Guest / Limited Access /

As a teen, Amena Brown listened to hip-hop and dreamed of being the next Lauryn Hill; she even had a stage name, "Teknique." But she never could quite make her rhymes mesh with the beat and the bars of the music, so she turned to spoken word poetry instead. Maybe she couldn't emcee, but when she took the stage for a poetry slam, Amena Brown was the bomb.

Today, her inspiring presentations are highly sought by churches and conferences (Catalyst, RightNow, Thirsty, and the National Youth Workers Convention, to name a few). In faith-based settings, Brown recites one- to four-minute poems with titles such as "Resurrection," "He Is Here," "Masterpiece," and "In the Beginning." In the secular setting of an open-mic poetry slam—often in Atlanta, where she lives—she'll perform rhymes like "First Crush," "Stupid Girl," and "A Few Good Men." All are delivered with passion, precision, and lively wordplay.

Brown believes the church is catching on to spoken word poetry. "More people are seeing how the spoken word form can articulate a message or make a point in a different way from a speaker or a song. And there are more poets performing God-ward content."

Question & Answer

You majored in English at Spelman College, right?

Yes. At first I thought about becoming a preacher. But I got into poetry, and wanted to get my MFA in poetry. I was denied at all three schools I applied to. At first I was angry at God, but then I started doing more with spoken word. It wasn't my plan, but it definitely was God's.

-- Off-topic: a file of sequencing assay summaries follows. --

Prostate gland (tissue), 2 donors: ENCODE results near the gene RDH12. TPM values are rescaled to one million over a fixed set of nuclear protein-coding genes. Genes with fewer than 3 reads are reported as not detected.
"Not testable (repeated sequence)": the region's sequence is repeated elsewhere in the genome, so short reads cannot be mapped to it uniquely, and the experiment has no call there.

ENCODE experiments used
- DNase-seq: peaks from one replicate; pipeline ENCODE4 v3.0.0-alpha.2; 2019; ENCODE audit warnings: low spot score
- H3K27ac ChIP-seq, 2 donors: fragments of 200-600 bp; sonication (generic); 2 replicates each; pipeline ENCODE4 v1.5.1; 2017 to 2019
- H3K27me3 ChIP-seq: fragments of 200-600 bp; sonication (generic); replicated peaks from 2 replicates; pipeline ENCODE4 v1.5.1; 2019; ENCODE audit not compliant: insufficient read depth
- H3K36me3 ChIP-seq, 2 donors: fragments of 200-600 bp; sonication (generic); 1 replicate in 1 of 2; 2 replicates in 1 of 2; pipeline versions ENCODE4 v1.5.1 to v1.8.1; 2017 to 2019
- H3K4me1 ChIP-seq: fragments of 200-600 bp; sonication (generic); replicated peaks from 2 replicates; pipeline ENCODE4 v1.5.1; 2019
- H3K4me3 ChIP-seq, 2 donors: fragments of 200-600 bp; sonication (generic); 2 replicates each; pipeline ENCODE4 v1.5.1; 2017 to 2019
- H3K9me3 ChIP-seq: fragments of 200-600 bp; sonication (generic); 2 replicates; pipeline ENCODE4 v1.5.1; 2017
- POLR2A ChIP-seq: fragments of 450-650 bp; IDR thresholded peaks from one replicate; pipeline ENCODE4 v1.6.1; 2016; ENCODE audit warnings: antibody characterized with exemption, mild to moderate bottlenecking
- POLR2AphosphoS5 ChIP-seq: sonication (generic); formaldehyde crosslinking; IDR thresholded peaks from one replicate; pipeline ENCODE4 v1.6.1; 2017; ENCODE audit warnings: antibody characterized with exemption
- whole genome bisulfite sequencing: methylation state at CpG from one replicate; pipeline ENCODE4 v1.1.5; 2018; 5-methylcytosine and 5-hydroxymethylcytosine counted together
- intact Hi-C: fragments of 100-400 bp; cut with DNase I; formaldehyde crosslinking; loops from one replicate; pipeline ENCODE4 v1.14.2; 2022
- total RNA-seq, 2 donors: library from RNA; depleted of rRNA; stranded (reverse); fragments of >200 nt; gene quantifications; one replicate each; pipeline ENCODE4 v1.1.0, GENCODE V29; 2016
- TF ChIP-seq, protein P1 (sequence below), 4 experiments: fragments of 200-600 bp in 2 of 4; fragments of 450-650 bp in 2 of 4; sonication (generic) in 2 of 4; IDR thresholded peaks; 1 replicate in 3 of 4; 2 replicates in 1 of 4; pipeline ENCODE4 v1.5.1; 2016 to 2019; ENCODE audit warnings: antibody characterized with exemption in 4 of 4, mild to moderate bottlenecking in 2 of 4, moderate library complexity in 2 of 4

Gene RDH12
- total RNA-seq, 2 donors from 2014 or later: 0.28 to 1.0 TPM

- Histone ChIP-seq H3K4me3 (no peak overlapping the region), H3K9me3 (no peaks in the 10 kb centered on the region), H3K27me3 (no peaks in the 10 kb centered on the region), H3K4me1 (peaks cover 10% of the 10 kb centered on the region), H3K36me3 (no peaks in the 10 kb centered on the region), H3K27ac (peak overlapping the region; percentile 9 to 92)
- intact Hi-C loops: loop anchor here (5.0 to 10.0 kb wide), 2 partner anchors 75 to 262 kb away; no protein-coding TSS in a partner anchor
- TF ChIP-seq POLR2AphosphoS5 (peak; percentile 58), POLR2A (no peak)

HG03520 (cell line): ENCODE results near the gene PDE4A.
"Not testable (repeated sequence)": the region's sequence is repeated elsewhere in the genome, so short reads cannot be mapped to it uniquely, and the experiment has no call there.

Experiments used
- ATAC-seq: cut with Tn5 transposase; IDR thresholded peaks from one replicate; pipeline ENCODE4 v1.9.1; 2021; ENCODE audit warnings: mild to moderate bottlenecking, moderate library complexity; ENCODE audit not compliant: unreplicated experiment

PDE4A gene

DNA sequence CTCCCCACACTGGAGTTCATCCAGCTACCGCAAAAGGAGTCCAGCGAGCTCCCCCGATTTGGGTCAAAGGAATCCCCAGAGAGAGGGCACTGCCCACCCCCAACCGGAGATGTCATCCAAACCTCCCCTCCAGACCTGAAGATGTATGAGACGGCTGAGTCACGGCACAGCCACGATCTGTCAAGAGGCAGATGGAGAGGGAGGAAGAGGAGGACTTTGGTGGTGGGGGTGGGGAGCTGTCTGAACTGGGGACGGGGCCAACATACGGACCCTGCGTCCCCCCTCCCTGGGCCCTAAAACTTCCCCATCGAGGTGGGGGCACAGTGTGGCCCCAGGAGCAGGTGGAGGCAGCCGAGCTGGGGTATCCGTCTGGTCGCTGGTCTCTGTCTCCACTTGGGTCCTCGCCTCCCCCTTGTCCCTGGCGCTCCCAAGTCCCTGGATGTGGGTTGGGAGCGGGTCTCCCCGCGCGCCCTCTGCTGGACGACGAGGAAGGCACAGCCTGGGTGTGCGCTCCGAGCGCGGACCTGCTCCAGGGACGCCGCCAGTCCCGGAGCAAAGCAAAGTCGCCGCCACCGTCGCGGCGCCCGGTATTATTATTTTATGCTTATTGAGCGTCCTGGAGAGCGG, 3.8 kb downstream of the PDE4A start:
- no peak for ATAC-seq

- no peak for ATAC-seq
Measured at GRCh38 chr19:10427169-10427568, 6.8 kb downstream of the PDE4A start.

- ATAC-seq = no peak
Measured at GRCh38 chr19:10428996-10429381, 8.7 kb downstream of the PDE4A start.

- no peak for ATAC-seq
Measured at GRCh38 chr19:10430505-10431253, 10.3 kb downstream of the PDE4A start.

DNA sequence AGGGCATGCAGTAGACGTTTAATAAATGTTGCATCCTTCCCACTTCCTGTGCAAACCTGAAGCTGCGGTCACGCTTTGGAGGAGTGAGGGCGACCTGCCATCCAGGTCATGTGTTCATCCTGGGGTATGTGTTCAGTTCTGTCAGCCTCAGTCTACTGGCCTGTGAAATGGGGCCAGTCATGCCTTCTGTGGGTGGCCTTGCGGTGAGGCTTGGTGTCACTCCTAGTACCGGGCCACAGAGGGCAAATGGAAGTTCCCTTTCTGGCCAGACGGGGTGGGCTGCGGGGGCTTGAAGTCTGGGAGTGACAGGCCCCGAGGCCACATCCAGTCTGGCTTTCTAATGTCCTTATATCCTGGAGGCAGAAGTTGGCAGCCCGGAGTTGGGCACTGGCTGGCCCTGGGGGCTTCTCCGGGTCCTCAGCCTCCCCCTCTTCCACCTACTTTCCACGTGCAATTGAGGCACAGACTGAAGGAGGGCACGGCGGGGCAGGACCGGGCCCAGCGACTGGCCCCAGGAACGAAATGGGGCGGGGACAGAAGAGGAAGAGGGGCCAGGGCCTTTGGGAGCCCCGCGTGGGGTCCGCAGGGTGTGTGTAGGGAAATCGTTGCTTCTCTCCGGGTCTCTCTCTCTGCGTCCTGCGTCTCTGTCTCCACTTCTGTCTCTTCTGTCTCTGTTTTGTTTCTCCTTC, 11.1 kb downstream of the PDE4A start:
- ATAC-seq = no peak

Why spoken word poems?

For a long time, I didn't want to perform my own poems. I would enter speech competitions, memorizing things by Maya Angelou or James Weldon Johnson, but I never won. My mom thought I should perform my own poems, ...

Subscriber access only You have reached the end of this Article Preview

To continue reading, subscribe now. Subscribers have full digital access.

From Issue:
April
Read These NextSee Our Latest
RecommendedDon't Be Ashamed to Listen to Your Heart
Don't Be Ashamed to Listen to Your Heart
Desire gets a bad rap in Christian circles. Jen Pollock Michel explains why it shouldn’t.
TrendingMark Driscoll Steps Down While Mars Hill Investigates Charges
Mark Driscoll Steps Down While Mars Hill Investigates Charges
(UPDATED) Driscoll offers 8-step solution to followers: 'Current climate is not healthy for me or for this church.'
Editor's PickDesire and Deliverance
Desire and Deliverance
Three new documentaries examine Christian faith, homosexuality, and the question of change.
Comments
Christianity Today
Poet Amena Brown Speaks the Truth in Rhythm and Rhymes
hide thisApril April

In the Magazine

April 2011

To continue reading, subscribe now for full print and digital access.